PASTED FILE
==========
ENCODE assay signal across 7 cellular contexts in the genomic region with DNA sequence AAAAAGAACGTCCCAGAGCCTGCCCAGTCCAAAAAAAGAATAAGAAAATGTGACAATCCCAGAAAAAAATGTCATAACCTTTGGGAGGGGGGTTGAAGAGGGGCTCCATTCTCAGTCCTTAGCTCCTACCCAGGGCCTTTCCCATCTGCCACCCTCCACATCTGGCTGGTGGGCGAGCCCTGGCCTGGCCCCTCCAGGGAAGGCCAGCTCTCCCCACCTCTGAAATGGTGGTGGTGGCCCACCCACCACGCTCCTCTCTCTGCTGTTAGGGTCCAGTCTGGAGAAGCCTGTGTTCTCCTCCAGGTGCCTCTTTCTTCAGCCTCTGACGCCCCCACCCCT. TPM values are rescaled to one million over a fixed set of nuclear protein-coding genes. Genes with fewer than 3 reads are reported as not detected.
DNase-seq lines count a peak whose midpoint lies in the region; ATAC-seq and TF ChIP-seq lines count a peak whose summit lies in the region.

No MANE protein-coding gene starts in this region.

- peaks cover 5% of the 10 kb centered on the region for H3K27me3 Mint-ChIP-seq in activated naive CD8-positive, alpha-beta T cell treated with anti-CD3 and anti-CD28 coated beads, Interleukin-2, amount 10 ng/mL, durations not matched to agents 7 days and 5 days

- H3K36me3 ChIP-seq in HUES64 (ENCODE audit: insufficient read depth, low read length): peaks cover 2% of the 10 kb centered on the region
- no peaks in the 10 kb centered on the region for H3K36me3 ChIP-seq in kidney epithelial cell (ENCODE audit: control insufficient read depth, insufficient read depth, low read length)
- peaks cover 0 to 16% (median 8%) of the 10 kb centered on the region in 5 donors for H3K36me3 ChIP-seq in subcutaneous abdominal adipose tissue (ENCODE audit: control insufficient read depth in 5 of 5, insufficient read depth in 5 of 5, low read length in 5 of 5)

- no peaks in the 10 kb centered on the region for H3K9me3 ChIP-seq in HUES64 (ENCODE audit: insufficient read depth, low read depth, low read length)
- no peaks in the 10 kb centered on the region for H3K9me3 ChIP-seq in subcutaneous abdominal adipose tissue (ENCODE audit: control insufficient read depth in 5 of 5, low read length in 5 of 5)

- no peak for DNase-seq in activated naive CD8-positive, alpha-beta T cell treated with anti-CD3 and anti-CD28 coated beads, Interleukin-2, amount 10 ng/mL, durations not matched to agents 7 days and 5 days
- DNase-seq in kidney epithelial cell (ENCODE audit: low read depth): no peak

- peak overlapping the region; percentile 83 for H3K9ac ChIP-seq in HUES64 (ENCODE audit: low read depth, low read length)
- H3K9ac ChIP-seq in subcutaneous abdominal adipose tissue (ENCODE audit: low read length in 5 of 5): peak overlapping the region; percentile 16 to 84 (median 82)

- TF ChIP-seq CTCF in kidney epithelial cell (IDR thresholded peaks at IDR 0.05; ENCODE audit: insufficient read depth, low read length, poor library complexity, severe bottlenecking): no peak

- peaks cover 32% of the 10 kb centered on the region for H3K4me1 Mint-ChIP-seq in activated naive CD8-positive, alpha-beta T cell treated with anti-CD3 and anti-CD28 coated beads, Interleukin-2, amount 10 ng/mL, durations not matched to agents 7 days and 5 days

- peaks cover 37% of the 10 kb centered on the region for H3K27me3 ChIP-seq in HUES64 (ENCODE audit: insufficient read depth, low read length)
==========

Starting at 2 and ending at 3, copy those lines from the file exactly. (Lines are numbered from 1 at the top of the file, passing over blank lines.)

DNase-seq lines count a peak whose midpoint lies in the region; ATAC-seq and TF ChIP-seq lines count a peak whose summit lies in the region.

No MANE protein-coding gene starts in this region.